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Libyan battles reverberate

| Saturday, Feb. 26, 2011

TOBRUK, Libya — When Suleiman Mahmoud talked with family in Benghazi, Libya's second largest city, the army general heard anti-aircraft and machine guns rattling in the background.

Afterward, he told junior officers he couldn't defend a regime that killed protesters in the streets. The officers told him "we will stand with you until the last," Gen. Mahmoud recalled Friday in an interview with the Tribune-Review.

When the general later told young protesters here that he had joined their uprising against Libyan dictator Moammar Gadhafi, they "put me on their shoulders like a hero."

But, he quickly adds, "I am not Spartacus, I am not Jefferson, I am not Washington" — just "against the devil" who once was a comrade.

Meanwhile, government paramilitary forces opened fire on protesters who swarmed the streets of the capital city of Tripoli in what opponents hoped would be a final push to topple Gadhafi's regime. Witnesses described multiple casualties from the fiercest violence yet in the Libyan capital.

It appeared that the regime had retained control, for now, of its major remaining stronghold. After the clashes, a defiant Gadhafi urged thousands of his supporters at a rally in the heart of the city to take up arms on his behalf.

Yet even as the Libyan leader spoke, his 41-year grip on power seemed to loosen further. There were reports that rebels had gained control of at least one key suburb of Tripoli, and several other towns, including heavily contested Zawiya, 20 miles west of the capital, were said to have fallen to the opposition.

High-level defections continued to weaken Gadhafi's regime, and the world community stiffened its response. The United States said it would impose sanctions, and the United Nations advanced a process that could lead to a war crimes prosecution against Gadhafi for a bloody crackdown on his own people.

In 1969, Mahmoud and other army officers joined Gadhafi in overthrowing King Idris, who had led Libya since it gained independence in 1951.

Mahmoud later served in the army's elite Republican Guard and commanded its Tobruk garrison.

Now the general with a long graying moustache and thinning gray hair is assembling an army to overthrow another government.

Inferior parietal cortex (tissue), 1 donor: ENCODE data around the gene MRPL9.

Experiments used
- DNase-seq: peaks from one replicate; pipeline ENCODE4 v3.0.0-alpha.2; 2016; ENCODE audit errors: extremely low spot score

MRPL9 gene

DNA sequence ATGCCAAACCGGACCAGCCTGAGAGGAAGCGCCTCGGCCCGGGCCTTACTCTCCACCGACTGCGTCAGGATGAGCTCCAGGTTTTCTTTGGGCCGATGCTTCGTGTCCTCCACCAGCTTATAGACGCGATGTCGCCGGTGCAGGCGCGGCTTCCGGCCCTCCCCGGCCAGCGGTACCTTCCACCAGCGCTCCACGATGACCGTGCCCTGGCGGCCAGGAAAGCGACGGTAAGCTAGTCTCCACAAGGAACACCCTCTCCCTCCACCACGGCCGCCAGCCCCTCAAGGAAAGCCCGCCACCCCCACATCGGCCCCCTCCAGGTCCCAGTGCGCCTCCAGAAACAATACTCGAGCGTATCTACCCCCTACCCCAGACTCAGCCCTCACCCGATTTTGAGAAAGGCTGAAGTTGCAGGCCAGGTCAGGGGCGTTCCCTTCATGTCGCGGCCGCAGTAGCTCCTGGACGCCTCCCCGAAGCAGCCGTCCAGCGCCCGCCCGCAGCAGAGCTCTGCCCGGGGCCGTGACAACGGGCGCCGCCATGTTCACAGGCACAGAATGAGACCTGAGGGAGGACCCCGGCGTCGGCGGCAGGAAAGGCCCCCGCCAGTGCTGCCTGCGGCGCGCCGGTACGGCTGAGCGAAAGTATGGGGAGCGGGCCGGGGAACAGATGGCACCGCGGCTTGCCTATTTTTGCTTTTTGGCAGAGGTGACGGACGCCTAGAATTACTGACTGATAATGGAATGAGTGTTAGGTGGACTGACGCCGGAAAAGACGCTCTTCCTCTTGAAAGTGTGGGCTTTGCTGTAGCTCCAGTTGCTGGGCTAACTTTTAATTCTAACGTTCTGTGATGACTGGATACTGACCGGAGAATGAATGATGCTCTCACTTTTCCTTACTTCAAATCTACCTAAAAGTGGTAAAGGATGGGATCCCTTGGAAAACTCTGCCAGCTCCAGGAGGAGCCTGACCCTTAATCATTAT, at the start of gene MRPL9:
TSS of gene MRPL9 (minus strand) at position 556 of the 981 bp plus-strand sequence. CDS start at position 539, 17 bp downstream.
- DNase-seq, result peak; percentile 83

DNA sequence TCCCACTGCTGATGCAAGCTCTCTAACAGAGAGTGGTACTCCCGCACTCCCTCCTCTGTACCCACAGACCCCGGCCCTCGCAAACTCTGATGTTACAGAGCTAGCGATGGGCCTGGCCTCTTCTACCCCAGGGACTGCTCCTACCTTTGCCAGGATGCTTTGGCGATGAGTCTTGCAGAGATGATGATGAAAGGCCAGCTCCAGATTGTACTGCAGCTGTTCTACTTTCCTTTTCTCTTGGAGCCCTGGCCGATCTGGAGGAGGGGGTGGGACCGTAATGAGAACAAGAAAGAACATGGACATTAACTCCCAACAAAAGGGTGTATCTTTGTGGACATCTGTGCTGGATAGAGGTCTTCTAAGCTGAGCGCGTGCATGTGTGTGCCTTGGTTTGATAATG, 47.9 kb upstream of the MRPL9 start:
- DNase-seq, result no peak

Tobruk, 90 dusty miles from the Egyptian border, is best known as a site of World War II battles. It is part of the eastern half of the country, including Benghazi, that bolted from Gadhafi's grasp in the past week.

Someone scrawled "The Free Libyan Army" in Arabic on a wall of Mahmoud's headquarters here. The soldiers, giddy with new independence, go on parade for foreign reporters. They wear ammunition bandoliers over their chests, raise their weapons and chant, "Free Libya! Gadhafi out!"

Overhead, a pre-Gadhafi flag of red, green and black flutters from a flagpole.

Like most Libyans here, Mahmoud dismisses Gadhafi's claim that al-Qaida is behind the uprising: "There is no al-Qaida here, just Muslims."

He hopes the United States and other world powers will impose a "no-fly" zone over Libya to prevent Gadhafi's forces from bombing Tobruk and other rebel cities. Freezing Gadhafi's assets in foreign banks would help, too, he says.

He doesn't want foreign troops to intervene, however. "Do you think we will surrender• No, we will fight to the last drop," he says, echoing Gadhafi's own vows to fight to the death.

Gadhafi remains dangerous, he concedes; the dictator's fifth son by his second wife commands tank and infantry regiments that protect him, and which attacked protesters elsewhere.

"This man will burn our country," he says, comparing Gadhafi to Nero.

Gadhafi "used to be a revolutionary but now he calls himself the 'King of Kings.' "

The general, switching from English to Arabic, is well-versed in U.S. history. He cites Jefferson, Thomas Paine and the Civil War to explain Libya's uprising; he praises American ideals of freedom and justice even as he criticizes Washington's Arab-Israeli policies as imbalanced.

He criticizes the U.S. response to this uprising: "In the last few years, America became friends with Gadhafi ... President Obama only made one comment on Libya but he commented on Egypt three times.

"The economy is more important than humanity, unfortunately ... all of those dictators are close to America.

"It's not that we don't like the Americans or Europeans," he says. "We have learned a lot from them ... (but) they should be with freedom and stand up with the people."

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